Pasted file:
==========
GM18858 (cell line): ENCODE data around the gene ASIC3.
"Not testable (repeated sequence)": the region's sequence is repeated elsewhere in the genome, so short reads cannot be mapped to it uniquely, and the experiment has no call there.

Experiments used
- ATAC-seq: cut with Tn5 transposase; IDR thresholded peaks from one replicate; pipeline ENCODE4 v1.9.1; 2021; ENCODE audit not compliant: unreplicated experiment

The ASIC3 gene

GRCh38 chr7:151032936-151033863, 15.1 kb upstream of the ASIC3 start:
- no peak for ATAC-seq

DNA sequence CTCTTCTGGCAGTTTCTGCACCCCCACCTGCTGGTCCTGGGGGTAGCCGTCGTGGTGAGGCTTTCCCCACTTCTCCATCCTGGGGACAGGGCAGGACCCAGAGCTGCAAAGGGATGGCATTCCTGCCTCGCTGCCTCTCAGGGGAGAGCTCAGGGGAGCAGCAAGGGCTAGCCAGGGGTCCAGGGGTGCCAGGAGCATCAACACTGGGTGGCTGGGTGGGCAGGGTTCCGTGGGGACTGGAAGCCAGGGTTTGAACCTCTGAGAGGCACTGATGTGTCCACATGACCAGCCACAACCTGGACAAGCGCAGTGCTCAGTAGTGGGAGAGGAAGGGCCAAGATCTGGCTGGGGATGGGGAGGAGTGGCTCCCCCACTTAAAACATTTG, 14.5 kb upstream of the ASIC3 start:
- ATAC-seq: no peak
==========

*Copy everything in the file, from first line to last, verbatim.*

GM18858 (cell line): ENCODE data around the gene ASIC3.
"Not testable (repeated sequence)": the region's sequence is repeated elsewhere in the genome, so short reads cannot be mapped to it uniquely, and the experiment has no call there.

Experiments used
- ATAC-seq: cut with Tn5 transposase; IDR thresholded peaks from one replicate; pipeline ENCODE4 v1.9.1; 2021; ENCODE audit not compliant: unreplicated experiment

The ASIC3 gene

GRCh38 chr7:151032936-151033863, 15.1 kb upstream of the ASIC3 start:
- no peak for ATAC-seq

DNA sequence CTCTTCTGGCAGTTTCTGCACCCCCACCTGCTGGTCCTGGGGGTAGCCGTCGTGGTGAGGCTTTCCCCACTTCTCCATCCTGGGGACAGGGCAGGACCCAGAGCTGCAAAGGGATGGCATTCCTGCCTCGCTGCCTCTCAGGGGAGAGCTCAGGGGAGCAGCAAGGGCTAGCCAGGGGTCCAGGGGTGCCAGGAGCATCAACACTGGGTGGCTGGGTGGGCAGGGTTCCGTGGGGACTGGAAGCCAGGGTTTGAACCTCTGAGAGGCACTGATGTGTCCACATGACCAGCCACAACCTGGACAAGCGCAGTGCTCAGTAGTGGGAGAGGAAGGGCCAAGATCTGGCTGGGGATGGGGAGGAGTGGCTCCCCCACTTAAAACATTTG, 14.5 kb upstream of the ASIC3 start:
- ATAC-seq: no peak